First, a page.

Excerpts from chapters from Understanding The Scarlet Letter:
Excerpts from chapters from Understanding The Scarlet Letter: A Student
Casebook to Issues, Sources, and Historical Documents by Claudia Durst Johnson
(courtesy of Greenwood Press)
In "The Scarlet Letter" (p. 83) Pennell, like Johnson, explores Pearl's
symbolic relationship to and fascination with the letter "A," whether it is scarlet
or a natural green.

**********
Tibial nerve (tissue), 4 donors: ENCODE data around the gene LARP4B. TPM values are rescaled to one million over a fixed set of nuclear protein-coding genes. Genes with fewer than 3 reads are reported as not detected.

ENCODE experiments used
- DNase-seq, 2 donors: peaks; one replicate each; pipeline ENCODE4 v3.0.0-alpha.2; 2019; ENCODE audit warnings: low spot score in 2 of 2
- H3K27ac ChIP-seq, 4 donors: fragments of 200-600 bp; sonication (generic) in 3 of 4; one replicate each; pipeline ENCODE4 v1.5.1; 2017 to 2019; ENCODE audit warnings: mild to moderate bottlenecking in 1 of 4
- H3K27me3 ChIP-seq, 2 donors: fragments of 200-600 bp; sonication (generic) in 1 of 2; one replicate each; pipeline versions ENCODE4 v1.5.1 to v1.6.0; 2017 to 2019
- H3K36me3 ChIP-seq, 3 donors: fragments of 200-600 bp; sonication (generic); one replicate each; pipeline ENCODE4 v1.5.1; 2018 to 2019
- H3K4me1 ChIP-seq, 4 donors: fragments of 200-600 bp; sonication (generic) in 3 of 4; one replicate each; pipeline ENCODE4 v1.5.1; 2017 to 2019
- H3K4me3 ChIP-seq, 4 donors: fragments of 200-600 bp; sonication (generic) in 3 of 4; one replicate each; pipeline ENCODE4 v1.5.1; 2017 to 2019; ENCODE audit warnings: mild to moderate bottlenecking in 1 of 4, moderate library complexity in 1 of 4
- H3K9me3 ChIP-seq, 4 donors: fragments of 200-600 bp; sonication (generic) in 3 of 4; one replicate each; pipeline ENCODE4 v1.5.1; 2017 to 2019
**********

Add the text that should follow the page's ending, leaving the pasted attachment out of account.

"Pearl is often referred to as the living version of the letter, a vital symbol of her mother's and Dimmesdale's sin. Pearl herself is fascinated by the letter, fixating upon it as an infant and questioning her mother about it as soon as she is old enough to talk. She perceives that in some way her own being is attached to the meanings behind the letter, but the nature of this attachment remains for her a mystery. The letter also signifies a visible bond between mother and child, and when Hester removes the letter in the forest, Pearl is distressed to discover it missing. She insists that it be replaced, reasserting her own claim over Hester's loyalty and affection that had so recently been offered to Dimmesdale. When Pearl makes for herself a letter A in imitation of her mother, she fashions it out of seaweed, signifying her own tie to the natural world, for green is the color of hope and of life" (83).